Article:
But life is not that neat and people are not so easily categorized. The “disabled” have abilities; the “able” have limitations; everyone is gifted; no one is perfect. And things can get worse (or better) at any time. Today you may run up stairs two at a time, or slowly groan your way up step by step, but who knows how you’ll feel tomorrow? You may not be technically “disabled,” but after a long afternoon of shopping that wheelchair ramp may look very inviting. Not to mention that empty handicapped parking space right in front.

So much for “us” versus “them.” As Kaufman loves to say, the disabled “is the only minority anyone can join at any time.”

There are, of course, cheerier thoughts to consider, but Kaufman is not trying to depress anyone. He is, quite literally and in a big way, trying to change the world.

After graduating from Sarah Lawrence, where he studied disability issues, Kaufman immersed himself in disability and aging studies at the University of Chicago, earning master’s degrees in psychiatric social work/human development and in public policy. Then he entered Columbia University and earned another master’s in cultural anthropology and a PhD in applied anthropology.

Armed with these credentials and fueled by a rare passion, Kaufman founded Disability Works, Inc., a small firm that helps corporations, government agencies (including the IRS and FEMA), and educational institutions to “think creatively about disability and aging issues.”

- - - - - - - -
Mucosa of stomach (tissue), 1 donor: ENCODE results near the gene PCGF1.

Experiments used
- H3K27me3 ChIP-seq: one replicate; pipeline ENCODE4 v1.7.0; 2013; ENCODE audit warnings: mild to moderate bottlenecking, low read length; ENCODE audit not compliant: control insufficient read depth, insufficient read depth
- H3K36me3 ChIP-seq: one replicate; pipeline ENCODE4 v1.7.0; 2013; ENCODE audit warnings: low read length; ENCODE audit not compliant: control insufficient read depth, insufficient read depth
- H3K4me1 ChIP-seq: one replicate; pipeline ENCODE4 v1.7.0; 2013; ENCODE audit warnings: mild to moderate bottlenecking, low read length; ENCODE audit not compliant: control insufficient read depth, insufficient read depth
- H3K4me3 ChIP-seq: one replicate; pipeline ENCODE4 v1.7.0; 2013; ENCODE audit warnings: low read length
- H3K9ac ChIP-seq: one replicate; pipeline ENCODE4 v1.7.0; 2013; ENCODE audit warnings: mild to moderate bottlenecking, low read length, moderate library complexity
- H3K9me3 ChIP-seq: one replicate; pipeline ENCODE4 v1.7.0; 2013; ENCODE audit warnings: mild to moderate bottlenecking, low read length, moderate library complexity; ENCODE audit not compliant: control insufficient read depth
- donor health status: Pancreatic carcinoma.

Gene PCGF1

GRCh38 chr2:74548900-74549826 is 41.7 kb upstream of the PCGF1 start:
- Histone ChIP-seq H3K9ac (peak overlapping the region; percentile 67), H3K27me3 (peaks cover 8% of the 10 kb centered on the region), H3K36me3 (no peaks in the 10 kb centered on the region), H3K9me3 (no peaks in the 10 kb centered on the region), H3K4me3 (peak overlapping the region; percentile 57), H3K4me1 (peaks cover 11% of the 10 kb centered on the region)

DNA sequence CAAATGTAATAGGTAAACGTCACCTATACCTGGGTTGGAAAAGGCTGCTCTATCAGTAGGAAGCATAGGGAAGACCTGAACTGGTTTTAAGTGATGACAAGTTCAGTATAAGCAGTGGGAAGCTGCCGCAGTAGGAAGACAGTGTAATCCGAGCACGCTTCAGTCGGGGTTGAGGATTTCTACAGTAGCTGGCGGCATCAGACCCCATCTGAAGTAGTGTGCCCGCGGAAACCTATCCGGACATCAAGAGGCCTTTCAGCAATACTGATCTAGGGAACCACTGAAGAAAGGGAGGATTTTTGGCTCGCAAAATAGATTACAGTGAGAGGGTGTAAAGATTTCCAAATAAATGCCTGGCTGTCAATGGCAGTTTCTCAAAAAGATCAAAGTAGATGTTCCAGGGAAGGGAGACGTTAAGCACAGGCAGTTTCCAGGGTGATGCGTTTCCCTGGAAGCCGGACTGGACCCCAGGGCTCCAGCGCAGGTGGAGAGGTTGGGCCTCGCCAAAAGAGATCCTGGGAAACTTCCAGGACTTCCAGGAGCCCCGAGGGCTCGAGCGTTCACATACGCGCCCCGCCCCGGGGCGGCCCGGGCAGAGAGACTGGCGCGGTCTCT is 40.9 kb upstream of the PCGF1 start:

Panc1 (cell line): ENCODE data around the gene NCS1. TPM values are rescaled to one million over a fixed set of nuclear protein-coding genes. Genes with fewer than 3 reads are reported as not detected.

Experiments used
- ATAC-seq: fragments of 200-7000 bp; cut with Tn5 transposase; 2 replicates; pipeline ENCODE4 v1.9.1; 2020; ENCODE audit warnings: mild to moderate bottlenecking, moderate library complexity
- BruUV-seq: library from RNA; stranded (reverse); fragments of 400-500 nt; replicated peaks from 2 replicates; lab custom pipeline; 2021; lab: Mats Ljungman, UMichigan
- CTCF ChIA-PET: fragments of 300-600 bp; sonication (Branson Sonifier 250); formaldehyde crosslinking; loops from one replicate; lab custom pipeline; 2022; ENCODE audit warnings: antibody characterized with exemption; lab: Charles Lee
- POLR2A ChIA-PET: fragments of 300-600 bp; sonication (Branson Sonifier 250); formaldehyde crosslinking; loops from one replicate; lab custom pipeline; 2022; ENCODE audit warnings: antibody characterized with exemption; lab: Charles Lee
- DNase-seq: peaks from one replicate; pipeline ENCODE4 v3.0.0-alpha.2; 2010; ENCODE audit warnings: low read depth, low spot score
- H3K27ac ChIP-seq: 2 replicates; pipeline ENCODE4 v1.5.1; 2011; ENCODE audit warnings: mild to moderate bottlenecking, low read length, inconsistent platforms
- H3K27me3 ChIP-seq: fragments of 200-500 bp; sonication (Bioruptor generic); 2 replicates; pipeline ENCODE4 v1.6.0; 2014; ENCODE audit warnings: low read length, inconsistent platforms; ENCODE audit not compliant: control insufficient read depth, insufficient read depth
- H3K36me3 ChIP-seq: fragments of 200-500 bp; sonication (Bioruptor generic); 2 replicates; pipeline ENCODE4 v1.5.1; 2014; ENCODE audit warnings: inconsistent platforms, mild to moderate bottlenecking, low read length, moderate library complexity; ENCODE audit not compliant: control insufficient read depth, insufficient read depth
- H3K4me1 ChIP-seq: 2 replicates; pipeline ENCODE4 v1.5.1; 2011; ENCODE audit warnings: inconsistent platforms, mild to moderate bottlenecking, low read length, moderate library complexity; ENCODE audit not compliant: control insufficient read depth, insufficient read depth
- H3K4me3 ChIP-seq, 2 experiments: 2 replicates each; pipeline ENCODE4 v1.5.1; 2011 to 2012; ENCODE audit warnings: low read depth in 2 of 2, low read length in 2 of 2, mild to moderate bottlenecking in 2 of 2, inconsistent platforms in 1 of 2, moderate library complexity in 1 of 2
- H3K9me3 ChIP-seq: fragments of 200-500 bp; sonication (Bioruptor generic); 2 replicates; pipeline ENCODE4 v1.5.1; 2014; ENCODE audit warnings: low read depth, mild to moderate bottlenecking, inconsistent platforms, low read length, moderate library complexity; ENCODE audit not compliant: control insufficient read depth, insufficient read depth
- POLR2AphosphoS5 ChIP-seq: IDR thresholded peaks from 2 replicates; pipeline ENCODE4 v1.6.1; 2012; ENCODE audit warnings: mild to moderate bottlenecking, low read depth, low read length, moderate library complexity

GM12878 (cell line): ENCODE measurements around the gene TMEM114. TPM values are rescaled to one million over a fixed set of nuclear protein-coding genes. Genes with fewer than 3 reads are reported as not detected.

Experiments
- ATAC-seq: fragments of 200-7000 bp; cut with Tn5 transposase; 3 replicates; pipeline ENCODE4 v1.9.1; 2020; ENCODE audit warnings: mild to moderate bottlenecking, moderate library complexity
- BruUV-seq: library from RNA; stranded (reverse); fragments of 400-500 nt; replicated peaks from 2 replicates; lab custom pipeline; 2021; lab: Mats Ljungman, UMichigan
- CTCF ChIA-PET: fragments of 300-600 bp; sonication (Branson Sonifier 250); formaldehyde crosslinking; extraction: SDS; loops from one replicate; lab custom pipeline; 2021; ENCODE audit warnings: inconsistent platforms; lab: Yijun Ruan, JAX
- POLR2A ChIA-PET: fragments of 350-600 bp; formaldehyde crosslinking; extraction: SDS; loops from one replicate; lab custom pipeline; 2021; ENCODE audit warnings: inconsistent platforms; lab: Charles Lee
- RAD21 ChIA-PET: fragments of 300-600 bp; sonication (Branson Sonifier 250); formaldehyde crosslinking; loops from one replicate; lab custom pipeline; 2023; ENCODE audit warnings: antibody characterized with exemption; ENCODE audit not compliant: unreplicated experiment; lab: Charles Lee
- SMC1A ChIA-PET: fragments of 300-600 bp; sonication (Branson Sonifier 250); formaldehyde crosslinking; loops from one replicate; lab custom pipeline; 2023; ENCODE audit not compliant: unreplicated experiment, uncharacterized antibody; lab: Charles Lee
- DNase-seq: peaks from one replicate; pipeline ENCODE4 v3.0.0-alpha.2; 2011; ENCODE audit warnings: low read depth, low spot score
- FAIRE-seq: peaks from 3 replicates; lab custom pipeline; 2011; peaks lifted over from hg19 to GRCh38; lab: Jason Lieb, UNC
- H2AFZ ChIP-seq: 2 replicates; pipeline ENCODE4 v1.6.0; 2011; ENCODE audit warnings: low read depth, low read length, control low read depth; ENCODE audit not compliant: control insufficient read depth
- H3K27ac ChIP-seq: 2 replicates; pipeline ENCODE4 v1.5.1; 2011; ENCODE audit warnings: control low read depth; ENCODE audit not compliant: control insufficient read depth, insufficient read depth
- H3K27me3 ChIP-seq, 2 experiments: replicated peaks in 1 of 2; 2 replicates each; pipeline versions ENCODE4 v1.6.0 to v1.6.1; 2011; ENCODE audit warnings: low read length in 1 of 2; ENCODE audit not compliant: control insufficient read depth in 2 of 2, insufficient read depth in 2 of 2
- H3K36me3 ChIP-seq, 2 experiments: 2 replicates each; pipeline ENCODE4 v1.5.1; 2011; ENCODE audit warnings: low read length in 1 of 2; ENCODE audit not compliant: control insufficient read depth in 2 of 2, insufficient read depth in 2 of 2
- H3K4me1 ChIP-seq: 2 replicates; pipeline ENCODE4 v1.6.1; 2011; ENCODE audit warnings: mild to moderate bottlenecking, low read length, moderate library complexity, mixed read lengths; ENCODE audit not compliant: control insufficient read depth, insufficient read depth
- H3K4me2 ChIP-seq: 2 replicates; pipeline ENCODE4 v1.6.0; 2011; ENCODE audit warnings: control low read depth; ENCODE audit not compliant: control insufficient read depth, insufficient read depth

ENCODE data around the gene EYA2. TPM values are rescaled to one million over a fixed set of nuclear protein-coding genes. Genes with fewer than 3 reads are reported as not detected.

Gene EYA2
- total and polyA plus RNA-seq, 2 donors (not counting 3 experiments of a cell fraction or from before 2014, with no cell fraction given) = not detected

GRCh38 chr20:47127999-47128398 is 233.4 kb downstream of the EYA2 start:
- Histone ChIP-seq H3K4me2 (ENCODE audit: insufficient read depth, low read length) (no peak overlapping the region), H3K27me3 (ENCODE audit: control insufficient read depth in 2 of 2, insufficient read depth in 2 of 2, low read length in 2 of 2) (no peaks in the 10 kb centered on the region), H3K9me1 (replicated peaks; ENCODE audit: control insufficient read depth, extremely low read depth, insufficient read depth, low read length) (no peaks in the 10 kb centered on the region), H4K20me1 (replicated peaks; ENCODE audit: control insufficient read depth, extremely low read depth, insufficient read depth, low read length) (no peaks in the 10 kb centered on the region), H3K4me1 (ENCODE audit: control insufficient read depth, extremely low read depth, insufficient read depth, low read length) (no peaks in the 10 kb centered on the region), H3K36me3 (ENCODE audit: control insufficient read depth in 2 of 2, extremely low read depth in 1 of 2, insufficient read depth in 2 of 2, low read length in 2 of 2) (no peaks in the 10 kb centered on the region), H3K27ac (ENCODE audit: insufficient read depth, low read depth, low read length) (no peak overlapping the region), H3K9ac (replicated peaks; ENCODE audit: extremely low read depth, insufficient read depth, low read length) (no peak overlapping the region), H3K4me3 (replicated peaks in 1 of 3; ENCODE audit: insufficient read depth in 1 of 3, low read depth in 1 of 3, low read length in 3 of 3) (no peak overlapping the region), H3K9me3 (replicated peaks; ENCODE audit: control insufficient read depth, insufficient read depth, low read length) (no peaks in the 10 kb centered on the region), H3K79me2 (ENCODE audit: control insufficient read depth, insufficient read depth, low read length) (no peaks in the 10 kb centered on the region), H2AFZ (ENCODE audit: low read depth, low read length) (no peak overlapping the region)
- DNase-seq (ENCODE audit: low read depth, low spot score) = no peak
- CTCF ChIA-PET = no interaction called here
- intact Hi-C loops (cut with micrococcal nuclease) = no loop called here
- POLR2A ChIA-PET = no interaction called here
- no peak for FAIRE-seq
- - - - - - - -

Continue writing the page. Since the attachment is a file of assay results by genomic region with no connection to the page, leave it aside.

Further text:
“I’m a social entrepreneur,” he explains. “I see myself as both an advocate and an educator.” Kaufman looks at different areas within an organization—from recruitment to retention and from management to marketing—to create a better life for the people within that organization.

“My focus,” Kaufman says, “is to give people with disabilities the tools to interact with the world around them and provide greater independence.” “But these issues,” he adds, “have an effect not just on people with disabilities but on all of society.”

That’s why Kaufman urges his clients to embrace Universal Design when they’re planning a new facility (or responding to a lawsuit). Universal Design is not yet ubiquitous, but it has already improved the quality of your life in many ways.

Consider the vegetable peeler. Today, many kitchen utensils have fat, plastic handles. Originally, these handles were introduced as “assistive devices” for people with gripping limitations, but now there’s a “big grip” utensil in nearly every kitchen drawer. Not because the population of grip-challenged Americans has ballooned (although it has grown), but simply because they’re easier to use—no matter how strong your grip. Consider the volume control on a public telephone. It’s there for the hearing impaired, but if a fire truck roars by while you’re talking, you’re going to crank it up—no matter how good your hearing.

And consider the curb cut (that little ramp at the end of the sidewalk). Originally, they were installed to help people in wheelchairs get around, but if you’ve ever pushed a baby stroller you know how handy they can be.

Design that improves the quality of life for all. How enlightened.